As well as its specific ecological sustainability initiatives, the LMWQCC has developed an environmental management program and was the first sewage treatment facility in Australia to gain certification under the international standards for Quality Management Systems (AS/NZS ISO 9002) and Environmental Management Systems (AS/NZS ISO 14001). The quality of the discharge leaving the LMWQCC is summarised in the Discharges to waters indicator. Apart from the diffuse source water quality problems associated with land use and the 2003 bushfire, the LMWQCC is the single largest point source of pollutants within the ACT. While this is the case, the LMWQCC meets the discharge standards set by the Environmental Protection Authority. The current salt loads exported from the LMWQCC are approaching international standards. The effect of this discharge on water quality is discussed in the Water quality (lakes and rivers) indicator.
Storm water stresses and sustainability
The ACT storm water infrastructure, managed by Roads ACT, has a replacement value of over $2 billion and includes 5800 kilometres of pipes and 62,000 sumps, 94 gross pollutant traps, two dams and 12 weirs. While the condition of the infrastructure is reported as fair to good, like other Roads ACT assets, the targeted storm water infrastructure service levels are not being achieved. Major sources of maintenance problems include infrastructure age, and capacity problems from urbanisation increasing storm water runoff to higher than anticipated levels, with surface water problems the second highest number of faults reported (Roads ACT 2006).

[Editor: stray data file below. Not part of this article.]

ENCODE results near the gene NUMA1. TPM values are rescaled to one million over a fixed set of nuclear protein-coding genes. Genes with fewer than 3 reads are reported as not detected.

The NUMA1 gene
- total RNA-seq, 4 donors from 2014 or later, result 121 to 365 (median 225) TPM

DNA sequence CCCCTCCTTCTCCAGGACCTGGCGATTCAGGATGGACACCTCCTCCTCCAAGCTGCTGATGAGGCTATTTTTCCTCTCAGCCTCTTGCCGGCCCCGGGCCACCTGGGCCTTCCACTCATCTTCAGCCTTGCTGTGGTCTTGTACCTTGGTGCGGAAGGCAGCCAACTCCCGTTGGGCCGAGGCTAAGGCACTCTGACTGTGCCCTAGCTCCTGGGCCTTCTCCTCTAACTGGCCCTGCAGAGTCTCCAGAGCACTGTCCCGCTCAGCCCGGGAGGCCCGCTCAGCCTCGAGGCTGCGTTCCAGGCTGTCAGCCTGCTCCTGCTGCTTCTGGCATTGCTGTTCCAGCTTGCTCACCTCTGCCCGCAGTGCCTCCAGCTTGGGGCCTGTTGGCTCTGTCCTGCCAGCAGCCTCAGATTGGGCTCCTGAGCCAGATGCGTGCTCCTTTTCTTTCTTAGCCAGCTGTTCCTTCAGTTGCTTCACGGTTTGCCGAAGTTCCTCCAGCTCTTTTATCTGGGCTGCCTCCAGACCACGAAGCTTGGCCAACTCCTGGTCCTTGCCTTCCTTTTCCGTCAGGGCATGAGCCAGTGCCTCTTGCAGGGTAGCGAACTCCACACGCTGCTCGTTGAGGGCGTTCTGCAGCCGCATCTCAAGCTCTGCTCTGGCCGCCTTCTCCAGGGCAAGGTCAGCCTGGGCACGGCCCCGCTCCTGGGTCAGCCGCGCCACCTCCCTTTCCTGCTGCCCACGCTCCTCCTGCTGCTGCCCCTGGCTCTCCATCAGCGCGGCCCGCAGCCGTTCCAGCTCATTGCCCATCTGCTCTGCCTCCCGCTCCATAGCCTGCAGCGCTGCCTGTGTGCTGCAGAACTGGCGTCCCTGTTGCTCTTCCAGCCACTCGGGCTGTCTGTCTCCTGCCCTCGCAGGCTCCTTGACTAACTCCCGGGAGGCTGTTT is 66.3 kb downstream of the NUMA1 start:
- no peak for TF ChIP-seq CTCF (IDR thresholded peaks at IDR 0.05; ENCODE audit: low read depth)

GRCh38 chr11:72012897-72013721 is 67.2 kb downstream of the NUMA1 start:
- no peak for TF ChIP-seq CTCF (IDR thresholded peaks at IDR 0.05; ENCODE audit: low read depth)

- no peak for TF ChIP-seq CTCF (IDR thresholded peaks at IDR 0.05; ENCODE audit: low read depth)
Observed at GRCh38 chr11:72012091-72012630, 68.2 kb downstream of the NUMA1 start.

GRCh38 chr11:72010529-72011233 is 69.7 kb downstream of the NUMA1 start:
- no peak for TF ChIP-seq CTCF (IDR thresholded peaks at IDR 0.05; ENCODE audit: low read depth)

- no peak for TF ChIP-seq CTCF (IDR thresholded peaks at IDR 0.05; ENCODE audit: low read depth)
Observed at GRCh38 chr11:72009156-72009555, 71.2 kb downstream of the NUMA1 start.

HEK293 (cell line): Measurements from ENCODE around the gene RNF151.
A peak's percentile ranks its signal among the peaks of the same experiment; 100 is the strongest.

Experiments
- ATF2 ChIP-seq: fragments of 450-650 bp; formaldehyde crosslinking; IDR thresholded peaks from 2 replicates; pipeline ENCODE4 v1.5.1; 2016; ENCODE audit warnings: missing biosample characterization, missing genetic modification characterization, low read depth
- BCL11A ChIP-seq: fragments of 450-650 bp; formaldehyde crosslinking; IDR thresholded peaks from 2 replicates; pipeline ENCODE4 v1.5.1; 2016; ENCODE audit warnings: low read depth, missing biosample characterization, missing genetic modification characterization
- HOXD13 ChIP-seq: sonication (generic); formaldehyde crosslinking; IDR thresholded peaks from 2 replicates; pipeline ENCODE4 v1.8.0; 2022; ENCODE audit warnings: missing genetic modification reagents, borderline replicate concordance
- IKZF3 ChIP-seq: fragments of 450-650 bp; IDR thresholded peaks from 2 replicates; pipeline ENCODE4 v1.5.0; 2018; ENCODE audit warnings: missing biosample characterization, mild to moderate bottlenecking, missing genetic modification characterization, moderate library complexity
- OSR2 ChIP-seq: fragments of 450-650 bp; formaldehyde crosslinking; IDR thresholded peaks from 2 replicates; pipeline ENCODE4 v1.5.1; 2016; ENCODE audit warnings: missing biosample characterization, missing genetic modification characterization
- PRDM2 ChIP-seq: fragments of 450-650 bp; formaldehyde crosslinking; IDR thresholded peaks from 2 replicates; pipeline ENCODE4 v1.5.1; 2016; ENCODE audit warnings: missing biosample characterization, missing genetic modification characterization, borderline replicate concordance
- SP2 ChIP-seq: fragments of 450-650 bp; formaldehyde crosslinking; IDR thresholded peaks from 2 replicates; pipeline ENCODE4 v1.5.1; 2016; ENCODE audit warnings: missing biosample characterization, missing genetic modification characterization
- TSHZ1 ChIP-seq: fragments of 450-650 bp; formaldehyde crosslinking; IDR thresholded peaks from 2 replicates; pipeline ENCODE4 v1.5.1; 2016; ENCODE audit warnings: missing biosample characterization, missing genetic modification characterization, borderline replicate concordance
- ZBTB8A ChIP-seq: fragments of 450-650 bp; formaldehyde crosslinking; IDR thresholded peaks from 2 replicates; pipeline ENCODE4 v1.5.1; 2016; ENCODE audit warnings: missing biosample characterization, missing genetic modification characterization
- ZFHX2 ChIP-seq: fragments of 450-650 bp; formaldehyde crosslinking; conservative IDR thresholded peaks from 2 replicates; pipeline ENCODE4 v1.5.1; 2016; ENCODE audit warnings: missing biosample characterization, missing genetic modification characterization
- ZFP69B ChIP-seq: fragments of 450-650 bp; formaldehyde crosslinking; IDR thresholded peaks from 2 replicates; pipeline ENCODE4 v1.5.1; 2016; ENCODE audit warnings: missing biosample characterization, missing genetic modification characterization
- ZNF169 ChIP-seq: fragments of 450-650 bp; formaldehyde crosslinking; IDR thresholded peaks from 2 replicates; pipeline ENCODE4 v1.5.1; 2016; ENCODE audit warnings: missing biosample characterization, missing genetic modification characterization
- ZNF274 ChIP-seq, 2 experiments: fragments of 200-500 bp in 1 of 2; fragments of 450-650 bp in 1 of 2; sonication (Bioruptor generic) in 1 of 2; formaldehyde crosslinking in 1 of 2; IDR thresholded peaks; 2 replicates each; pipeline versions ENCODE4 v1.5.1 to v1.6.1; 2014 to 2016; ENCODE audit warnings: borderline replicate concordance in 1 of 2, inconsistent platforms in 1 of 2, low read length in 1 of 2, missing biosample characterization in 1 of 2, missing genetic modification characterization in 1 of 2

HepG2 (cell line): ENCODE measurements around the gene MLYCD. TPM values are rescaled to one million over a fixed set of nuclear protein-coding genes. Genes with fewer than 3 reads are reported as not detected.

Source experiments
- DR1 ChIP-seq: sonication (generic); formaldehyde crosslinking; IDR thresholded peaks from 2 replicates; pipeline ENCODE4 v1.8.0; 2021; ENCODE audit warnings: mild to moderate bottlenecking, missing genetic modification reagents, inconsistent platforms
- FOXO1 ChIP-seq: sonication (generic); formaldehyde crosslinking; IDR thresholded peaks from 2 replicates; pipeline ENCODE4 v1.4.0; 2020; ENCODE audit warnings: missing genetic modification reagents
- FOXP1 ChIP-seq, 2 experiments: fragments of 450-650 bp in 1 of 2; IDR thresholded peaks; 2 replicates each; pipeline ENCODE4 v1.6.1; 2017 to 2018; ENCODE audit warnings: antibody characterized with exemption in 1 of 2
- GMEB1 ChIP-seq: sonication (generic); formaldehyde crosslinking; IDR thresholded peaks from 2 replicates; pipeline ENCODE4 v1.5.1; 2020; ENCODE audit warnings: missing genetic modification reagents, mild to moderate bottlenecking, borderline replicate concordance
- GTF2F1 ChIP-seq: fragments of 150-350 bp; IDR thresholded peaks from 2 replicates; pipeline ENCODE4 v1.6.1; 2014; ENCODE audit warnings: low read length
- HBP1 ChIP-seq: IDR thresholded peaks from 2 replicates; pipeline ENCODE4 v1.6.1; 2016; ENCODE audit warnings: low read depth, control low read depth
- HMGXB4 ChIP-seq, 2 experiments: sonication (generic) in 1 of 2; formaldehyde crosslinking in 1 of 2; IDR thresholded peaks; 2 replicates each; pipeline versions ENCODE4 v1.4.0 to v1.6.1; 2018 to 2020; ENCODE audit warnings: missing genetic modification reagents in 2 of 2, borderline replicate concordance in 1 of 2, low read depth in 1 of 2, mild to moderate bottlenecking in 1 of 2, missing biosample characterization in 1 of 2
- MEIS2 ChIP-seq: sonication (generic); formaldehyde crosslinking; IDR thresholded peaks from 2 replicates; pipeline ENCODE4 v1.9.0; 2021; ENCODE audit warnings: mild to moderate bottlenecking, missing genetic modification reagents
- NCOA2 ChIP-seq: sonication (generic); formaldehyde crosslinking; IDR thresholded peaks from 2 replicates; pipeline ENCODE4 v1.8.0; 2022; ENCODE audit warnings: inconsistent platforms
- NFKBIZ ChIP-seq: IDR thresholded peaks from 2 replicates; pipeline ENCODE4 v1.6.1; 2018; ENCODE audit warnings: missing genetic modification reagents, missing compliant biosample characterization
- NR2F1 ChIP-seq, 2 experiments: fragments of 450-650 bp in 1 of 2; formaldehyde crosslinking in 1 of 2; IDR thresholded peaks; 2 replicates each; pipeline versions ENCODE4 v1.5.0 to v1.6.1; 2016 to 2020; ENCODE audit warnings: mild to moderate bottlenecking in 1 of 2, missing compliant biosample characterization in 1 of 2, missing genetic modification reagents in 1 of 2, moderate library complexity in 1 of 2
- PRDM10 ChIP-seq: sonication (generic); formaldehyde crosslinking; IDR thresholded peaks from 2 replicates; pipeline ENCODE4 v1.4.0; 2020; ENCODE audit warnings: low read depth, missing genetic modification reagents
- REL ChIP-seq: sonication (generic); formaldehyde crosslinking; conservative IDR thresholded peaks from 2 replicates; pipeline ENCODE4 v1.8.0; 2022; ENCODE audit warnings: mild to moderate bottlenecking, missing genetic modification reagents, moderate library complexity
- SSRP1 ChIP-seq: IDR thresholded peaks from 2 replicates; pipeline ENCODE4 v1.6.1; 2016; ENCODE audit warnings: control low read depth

Roads ACT's Asset Management Plan 2004–07 emphasises the need to move to a fully planned, proactive maintenance regime. The ACT Government has allocated $2 million for each year over the five years from 2007 to 2012 to maintain storm water infrastructure service levels consistent with the plan.
Energy supply assets